If you’ve ever trekked in the forests of Northern Thailand and occasionally looked out over a vista of tree-covered slopes, stretching to the horizon, you may have presumed that this region has been relatively untouched until modern times – the primeval realm of Mother Nature. But the truth is that these hills have long been home to a wide array of tribal people – half a million in number, living off the land, cultivating crops in small holdings and doggedly preserving their unique customs and cultures.
These hill-tribes are thought to have migrated from China and the Tibetan Plateau over the last few centuries to settle in Myanmar, Lao PDR. and Thailand. Now they make up six major groups – the Akha, Lahu, Karen, Hmong or Miao, Mien or Yao, and Lisu; each with a distinct language and culture of their own. Until recent years, these hill-tribes led a pastoral life raising animals and growing crops, including small amounts of medicinal opium. But as the modern world intruded, and the Vietnam War gathered pace in the 1960s, modern communications exposed the hill-tribe communities to a more unscrupulous outside world and opium became a cash crop with all the misery that entails.
Much of this success is due to the fact that the region in which the tribal people live, lies between 850 and 1,460 metres above sea level and has a mean temperature of 21 degrees Celsius, perfect for growing a range of crops that can’t be cultivated on the hotter plains of Central Thailand. These fruits and vegetables include artichokes, lemon thyme, mint, camomile, rosemary, plums, seedless grapes, strawberries, red olives, herbal teas and tomatoes – many of these fresh ingredients are sent directly to Chiang Mai’s restaurants and hotels, which seek out sustainable and high-quality food sources.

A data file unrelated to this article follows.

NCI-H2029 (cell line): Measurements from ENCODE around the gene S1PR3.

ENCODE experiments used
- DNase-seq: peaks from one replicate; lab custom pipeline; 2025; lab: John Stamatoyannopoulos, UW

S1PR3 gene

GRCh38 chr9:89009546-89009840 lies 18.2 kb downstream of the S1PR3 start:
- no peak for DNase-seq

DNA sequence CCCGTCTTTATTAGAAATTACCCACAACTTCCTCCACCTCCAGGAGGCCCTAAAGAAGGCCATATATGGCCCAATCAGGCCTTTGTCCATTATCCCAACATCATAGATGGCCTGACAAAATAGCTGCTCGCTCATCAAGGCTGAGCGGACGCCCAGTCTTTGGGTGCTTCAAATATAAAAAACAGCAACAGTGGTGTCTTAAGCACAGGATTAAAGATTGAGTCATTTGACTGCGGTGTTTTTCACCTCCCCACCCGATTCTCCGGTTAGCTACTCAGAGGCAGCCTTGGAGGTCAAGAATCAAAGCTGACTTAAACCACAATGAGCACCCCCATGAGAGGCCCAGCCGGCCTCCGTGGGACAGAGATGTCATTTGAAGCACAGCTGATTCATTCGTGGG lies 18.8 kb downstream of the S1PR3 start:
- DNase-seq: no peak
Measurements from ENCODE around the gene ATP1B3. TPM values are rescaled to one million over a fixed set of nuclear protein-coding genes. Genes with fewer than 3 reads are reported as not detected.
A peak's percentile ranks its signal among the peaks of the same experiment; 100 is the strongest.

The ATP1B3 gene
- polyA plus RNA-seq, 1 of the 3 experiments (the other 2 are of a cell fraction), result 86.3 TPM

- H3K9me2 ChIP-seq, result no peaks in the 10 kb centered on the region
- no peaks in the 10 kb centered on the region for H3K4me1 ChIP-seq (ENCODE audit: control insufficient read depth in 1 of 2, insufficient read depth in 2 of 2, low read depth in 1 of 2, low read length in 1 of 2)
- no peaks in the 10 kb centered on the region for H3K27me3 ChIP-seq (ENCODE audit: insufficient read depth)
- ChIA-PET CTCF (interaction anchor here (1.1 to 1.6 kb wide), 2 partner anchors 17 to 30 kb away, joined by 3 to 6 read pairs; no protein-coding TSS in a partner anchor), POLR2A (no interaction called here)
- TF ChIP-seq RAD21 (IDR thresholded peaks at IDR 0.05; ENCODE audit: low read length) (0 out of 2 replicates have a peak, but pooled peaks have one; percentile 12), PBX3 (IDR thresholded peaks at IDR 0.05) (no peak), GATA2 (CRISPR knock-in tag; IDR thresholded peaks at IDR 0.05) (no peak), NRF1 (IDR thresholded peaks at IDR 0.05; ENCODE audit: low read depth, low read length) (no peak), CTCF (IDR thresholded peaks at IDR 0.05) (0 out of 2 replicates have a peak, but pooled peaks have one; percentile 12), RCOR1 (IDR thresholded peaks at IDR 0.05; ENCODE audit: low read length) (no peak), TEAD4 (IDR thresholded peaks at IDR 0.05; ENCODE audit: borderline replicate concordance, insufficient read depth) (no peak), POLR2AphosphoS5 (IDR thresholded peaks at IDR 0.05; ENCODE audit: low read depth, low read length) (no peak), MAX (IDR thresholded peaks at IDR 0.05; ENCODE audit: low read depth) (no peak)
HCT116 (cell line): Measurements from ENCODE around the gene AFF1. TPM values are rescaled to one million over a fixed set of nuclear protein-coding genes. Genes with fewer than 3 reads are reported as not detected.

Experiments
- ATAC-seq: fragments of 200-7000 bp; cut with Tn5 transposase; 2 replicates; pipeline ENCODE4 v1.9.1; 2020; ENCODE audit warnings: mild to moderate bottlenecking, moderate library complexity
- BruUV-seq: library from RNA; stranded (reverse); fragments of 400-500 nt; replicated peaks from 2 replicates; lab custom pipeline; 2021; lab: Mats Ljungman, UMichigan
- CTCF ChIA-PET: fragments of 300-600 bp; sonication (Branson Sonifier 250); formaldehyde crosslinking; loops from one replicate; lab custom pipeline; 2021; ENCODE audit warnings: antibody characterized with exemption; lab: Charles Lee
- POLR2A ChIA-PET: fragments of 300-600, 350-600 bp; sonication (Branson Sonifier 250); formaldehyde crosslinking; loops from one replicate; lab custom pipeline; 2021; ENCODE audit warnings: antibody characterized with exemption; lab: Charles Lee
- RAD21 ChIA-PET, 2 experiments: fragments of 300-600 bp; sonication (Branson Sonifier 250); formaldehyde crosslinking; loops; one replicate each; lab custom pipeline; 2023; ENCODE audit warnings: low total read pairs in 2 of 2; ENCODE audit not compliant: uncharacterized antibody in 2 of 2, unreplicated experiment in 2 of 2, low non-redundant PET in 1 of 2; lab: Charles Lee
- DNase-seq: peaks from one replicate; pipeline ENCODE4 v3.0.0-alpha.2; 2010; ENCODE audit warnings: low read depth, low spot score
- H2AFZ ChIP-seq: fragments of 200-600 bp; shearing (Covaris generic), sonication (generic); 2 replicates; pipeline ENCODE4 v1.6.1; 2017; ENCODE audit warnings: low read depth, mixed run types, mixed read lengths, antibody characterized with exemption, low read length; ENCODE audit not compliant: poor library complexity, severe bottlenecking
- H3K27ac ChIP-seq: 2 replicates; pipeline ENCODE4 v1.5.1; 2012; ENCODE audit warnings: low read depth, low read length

Perhaps the most important building at Nong Hoi is the Royal Project Crops Development Centre, where experiments are carried out in an effort to increase the types of temperate climate fruit and vegetables that can be grown by local hill-tribe farmers. Government scientists and students often come here to conduct research, but visitors can also stop by to have a look, and there are some fascinating demonstrations of organic and hydroponic growing techniques for herbs and vegetables.
You can tour the plantations and see the terraces where crops are grown. But if you are in the mood for a hike (and this really is the region for it) then head into the hills. And at Doi Mon Chaem, there are spectacular viewpoints and occasionally you’ll come across the hill-tribe people themselves, some in colourful native costume and always wearing a smile.
- The Nong Hoi Royal Project Development Centre is situated 40 km from Chiang Mai city. It takes about 45 minutes by car via the Chiang Mai-Fang Highway (107). Many tour operators in Chiang Mai can easily arrange visits.
- It’s worth taking your time getting to the Project; there are lots of viewpoints en route and if you have time the Queen Sirikit Botanical Garden and nearby waterfalls are worth a visit.